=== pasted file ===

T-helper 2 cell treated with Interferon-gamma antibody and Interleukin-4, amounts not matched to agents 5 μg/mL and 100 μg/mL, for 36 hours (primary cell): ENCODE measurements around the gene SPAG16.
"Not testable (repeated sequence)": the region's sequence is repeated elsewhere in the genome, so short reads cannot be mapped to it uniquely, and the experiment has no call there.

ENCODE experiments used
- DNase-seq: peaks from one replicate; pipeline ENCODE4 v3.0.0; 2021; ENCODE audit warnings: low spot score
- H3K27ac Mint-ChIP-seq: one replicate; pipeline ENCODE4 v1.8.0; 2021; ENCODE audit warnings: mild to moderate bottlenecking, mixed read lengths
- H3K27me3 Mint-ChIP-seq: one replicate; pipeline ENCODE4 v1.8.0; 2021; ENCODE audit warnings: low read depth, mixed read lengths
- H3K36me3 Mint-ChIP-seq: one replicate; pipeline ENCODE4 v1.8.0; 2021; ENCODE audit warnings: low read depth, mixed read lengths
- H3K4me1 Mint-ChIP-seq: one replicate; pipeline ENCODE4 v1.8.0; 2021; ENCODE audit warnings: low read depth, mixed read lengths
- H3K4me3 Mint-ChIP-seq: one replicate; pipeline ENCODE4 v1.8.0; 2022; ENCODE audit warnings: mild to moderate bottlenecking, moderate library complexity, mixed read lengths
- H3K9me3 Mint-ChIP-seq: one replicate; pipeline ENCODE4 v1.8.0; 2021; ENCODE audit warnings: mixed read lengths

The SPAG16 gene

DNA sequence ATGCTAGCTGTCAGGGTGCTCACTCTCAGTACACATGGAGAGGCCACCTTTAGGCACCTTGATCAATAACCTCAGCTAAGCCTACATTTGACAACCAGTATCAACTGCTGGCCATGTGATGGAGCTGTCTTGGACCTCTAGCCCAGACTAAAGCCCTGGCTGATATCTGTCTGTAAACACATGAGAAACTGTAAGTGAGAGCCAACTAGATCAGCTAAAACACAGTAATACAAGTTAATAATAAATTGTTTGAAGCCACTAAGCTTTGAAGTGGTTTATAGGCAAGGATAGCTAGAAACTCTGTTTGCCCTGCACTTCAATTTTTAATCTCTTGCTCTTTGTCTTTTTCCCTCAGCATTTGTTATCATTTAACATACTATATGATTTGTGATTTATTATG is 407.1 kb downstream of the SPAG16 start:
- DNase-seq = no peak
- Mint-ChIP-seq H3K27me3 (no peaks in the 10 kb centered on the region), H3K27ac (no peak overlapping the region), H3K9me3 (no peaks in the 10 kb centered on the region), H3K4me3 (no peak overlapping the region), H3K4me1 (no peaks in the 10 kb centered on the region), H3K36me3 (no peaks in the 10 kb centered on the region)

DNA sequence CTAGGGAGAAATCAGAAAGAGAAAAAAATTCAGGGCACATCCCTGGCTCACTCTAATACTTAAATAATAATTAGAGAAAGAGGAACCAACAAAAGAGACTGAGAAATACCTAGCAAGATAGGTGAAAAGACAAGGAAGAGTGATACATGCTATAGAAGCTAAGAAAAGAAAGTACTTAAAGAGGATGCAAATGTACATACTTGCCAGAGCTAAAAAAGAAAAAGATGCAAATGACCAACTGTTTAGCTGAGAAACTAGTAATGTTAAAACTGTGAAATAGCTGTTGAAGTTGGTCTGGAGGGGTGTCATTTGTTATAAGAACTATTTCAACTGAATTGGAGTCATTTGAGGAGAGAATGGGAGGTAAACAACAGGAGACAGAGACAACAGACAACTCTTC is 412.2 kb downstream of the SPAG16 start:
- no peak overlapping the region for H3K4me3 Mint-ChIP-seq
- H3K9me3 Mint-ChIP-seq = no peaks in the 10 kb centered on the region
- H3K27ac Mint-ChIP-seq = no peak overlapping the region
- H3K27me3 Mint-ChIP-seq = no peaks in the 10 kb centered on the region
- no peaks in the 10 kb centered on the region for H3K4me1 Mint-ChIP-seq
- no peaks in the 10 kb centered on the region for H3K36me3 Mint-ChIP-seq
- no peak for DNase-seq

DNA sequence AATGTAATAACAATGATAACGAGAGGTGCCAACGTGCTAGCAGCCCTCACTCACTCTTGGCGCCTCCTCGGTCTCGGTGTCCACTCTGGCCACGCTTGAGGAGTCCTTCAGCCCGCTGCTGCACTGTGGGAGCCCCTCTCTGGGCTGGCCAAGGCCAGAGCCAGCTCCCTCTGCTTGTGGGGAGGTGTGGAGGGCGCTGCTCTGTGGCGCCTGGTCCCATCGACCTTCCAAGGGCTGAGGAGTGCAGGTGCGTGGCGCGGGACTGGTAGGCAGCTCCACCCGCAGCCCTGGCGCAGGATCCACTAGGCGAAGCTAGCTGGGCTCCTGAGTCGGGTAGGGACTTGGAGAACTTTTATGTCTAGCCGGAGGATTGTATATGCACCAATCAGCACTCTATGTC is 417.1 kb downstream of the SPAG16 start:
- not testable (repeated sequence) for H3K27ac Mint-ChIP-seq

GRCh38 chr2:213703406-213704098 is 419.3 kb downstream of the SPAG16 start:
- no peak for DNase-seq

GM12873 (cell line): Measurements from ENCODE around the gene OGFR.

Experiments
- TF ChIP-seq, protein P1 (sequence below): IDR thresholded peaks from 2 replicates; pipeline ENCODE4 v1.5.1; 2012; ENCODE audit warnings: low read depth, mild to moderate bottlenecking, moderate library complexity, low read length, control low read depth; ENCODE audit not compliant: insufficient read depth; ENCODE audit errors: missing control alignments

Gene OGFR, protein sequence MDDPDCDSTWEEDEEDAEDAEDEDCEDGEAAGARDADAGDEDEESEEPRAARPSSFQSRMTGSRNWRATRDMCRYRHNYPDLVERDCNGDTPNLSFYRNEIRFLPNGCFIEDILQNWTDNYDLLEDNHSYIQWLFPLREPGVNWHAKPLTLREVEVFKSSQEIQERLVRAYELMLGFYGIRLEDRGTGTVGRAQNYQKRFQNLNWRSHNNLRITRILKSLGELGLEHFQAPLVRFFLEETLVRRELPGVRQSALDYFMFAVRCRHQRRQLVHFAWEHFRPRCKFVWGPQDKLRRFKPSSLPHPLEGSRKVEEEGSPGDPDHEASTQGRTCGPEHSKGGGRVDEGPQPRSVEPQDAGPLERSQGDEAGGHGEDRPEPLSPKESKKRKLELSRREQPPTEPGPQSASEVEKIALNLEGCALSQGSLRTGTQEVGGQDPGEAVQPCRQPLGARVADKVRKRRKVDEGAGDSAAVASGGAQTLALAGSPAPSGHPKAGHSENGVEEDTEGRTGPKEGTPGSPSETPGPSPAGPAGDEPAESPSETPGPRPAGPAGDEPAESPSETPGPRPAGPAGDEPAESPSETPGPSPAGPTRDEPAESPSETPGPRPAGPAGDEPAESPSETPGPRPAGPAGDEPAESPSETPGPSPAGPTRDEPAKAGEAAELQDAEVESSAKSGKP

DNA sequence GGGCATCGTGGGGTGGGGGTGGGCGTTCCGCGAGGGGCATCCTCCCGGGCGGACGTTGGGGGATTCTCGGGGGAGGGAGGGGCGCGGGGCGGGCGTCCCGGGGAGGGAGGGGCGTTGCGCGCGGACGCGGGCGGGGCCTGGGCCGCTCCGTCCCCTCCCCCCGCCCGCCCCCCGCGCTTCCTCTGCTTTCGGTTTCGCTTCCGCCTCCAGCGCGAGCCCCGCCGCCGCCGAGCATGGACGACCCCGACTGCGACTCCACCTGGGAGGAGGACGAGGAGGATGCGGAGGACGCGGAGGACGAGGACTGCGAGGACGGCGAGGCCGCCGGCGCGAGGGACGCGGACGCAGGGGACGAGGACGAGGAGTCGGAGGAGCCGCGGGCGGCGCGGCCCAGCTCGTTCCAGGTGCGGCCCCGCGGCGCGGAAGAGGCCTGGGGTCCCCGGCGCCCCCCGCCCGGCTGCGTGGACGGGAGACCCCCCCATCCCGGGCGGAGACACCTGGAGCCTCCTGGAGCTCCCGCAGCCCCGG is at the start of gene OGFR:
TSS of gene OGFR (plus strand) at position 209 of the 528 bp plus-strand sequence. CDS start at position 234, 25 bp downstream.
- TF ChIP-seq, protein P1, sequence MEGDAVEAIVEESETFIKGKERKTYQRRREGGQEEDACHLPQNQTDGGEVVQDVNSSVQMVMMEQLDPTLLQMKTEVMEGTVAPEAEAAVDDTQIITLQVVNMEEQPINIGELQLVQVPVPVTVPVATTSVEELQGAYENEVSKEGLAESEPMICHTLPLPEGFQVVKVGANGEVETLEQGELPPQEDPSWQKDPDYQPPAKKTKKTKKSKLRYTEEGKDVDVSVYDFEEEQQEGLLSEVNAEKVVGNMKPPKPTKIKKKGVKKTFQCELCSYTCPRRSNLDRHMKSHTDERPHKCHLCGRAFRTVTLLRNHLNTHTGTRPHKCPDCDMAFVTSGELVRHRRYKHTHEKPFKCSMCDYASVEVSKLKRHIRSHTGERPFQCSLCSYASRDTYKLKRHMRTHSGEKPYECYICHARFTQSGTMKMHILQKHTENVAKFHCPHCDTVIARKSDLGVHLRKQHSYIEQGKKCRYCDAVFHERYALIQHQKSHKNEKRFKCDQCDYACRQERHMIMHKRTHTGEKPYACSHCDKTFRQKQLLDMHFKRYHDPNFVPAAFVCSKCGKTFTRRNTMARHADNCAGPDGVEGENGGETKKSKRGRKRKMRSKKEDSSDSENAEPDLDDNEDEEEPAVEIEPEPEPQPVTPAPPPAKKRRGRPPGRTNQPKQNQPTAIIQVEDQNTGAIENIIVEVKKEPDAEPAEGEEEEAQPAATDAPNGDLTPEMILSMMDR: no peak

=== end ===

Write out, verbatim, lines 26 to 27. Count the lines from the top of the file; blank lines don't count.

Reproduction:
- no peak for DNase-seq

GM12873 (cell line): Measurements from ENCODE around the gene OGFR.